Is ‘Wonder Woman’ Feminist? James Cameron’s Comments Draw a Rebuke.


Patty Jenkins, left, the director of “Wonder Woman,” defended her film on Twitter after James Cameron told The Guardian that Wonder Woman was “an objectified icon.”

From left: Amy Lombard for The New York Times; Nick Ut/Associated Press

Comments from James Cameron criticizing “Wonder Woman” received a swift backlash online — including from the film’s own director.

In an interview with The Guardian, Mr. Cameron called the movie a “step backward.”

“All of the self-congratulatory back-patting Hollywood’s been doing over Wonder Woman has been so misguided,” he told The Guardian. “She’s an objectified icon, and it’s just male Hollywood doing the same old thing.”

Patty Jenkins, the director of “Wonder Woman,” responded with a note on Twitter. “James Cameron’s inability to understand what Wonder Woman is, or stands for, to women all over the world is unsurprising as, though he is a great filmmaker, he is not a woman,” she wrote, adding, “There is no right and wrong powerful kind of woman.”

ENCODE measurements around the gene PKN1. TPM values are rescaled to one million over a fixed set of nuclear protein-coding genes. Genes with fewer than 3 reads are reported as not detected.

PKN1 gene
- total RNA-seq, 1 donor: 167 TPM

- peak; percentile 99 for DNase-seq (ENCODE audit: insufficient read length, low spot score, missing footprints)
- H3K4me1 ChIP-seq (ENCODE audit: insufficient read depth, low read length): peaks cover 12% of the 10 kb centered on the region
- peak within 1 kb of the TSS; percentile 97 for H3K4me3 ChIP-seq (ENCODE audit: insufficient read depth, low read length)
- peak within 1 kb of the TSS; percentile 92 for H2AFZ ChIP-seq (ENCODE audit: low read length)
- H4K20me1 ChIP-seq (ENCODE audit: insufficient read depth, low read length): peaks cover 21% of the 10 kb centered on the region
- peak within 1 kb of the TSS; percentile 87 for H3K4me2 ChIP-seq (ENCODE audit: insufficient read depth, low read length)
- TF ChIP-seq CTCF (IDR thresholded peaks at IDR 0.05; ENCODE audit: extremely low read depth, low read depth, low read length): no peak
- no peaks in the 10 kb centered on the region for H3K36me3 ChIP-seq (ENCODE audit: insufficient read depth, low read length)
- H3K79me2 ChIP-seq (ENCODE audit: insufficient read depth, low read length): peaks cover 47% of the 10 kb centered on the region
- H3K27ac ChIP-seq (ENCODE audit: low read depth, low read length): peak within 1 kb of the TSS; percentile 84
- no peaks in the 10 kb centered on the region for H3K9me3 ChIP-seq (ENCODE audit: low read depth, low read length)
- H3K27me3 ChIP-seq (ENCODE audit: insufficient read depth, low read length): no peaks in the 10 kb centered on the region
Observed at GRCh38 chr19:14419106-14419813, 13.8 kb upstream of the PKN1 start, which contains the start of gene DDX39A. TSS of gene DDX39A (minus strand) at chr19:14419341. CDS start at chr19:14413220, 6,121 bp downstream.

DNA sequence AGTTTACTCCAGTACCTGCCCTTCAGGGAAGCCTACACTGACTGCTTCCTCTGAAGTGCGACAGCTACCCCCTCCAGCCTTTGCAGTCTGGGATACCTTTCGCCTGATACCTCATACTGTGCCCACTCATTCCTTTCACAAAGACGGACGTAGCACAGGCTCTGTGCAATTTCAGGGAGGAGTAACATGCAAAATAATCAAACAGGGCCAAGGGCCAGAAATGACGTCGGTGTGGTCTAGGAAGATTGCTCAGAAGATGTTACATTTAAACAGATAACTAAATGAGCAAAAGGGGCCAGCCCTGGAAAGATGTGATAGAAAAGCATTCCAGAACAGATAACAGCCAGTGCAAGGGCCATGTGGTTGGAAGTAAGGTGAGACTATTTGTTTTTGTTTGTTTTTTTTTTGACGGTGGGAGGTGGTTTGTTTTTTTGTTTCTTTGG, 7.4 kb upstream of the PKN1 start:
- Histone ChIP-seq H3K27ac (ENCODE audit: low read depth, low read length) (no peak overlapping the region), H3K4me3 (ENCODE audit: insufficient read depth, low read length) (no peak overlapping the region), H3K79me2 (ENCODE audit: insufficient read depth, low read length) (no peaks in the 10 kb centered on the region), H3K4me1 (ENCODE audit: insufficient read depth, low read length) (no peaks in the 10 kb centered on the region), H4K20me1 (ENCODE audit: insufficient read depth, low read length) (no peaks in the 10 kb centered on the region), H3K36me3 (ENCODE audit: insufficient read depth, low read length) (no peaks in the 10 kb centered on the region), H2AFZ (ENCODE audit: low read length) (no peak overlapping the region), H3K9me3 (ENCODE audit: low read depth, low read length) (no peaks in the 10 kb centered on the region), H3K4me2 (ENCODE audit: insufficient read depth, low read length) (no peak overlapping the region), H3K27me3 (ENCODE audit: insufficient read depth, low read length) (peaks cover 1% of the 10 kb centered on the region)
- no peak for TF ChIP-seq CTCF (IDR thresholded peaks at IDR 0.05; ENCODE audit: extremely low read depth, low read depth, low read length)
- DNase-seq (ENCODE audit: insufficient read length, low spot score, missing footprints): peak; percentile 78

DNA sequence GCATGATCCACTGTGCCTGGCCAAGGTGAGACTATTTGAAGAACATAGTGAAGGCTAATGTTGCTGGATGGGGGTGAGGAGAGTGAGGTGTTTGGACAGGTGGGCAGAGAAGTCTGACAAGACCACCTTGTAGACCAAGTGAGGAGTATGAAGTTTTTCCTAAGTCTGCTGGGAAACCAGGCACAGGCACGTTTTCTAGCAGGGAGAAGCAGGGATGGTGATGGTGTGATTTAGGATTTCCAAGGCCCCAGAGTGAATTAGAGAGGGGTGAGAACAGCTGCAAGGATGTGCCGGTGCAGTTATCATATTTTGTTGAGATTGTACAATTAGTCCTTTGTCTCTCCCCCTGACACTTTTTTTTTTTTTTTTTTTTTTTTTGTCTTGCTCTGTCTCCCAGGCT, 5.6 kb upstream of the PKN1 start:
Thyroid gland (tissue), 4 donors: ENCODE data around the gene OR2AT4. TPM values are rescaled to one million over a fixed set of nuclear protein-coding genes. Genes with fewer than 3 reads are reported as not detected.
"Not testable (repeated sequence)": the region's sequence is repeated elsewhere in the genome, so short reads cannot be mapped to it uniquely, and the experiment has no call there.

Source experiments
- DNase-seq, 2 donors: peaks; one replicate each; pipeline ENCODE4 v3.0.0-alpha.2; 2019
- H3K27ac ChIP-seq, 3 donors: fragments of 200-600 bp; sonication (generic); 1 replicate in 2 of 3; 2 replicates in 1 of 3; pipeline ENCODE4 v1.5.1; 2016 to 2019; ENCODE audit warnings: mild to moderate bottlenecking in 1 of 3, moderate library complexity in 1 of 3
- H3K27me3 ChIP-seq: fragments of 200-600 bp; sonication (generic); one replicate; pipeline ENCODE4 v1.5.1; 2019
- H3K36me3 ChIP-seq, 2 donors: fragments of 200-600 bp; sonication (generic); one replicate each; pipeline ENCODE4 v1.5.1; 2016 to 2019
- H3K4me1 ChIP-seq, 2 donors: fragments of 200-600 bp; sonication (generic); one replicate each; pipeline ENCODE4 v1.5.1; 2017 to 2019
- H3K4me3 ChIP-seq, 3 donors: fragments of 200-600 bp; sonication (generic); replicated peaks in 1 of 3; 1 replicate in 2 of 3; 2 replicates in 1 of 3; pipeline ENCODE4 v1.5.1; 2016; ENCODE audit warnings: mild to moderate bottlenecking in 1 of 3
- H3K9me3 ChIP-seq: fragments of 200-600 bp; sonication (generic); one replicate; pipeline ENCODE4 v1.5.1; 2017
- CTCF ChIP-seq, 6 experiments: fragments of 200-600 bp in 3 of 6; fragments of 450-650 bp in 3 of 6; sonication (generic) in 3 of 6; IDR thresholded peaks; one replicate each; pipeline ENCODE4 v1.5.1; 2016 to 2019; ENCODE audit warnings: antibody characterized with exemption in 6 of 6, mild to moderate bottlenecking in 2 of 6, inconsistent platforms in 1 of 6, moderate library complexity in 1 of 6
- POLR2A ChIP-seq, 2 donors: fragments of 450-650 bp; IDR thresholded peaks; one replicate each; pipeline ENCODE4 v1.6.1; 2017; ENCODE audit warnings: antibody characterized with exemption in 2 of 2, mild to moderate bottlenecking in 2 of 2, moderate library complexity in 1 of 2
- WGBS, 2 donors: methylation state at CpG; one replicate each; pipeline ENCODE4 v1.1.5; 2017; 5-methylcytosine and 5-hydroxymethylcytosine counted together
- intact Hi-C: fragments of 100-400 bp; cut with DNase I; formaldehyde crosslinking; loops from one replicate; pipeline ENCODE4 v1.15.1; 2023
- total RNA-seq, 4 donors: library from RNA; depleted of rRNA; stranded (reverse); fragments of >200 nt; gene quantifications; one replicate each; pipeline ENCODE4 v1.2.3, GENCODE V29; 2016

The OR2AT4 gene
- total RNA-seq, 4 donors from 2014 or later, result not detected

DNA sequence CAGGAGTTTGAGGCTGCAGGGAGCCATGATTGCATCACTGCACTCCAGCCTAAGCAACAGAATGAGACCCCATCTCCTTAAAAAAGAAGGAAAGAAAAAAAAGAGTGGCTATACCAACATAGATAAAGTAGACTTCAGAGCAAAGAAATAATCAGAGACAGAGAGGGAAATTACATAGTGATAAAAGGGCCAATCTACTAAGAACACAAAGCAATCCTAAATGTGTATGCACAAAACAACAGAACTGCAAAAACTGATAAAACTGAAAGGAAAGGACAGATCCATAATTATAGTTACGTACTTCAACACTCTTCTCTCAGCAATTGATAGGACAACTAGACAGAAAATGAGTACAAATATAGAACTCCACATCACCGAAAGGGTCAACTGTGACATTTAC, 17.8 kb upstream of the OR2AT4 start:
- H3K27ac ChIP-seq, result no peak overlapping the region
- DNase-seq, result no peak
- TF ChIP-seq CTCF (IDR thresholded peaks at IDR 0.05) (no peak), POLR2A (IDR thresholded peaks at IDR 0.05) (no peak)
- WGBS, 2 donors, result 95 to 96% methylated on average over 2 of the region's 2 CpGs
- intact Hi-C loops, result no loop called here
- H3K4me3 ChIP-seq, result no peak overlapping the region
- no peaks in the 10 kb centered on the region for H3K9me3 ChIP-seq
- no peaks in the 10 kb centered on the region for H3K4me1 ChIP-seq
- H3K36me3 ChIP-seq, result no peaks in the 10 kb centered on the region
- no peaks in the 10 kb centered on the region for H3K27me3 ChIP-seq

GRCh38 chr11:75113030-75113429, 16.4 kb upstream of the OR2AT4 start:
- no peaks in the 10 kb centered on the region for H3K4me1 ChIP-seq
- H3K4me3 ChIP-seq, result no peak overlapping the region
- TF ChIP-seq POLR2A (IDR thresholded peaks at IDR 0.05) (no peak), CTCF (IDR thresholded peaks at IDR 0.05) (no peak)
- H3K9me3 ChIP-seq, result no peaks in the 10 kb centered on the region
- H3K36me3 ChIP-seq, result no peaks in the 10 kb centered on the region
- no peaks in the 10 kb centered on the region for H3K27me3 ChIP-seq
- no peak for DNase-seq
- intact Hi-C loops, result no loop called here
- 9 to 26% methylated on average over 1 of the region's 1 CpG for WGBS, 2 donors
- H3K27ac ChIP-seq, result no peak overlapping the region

“Wonder Woman” was a critical success and a box office smash; it has earned over $800 million globally and is the highest-grossing film ever directed by a woman. Women-only screenings of the movie drew some complaints, but they sold out immediately and were mostly celebrated.

Also in The Guardian, Mr. Cameron unfavorably compared Wonder Woman, played by Gal Gadot, to Sarah Connor, a character in Mr. Cameron’s “Terminator” franchise.

“Sarah Connor was not a beauty icon,” he said. “She was strong, she was troubled, she was a terrible mother, and she earned the respect of the audience through pure grit.”

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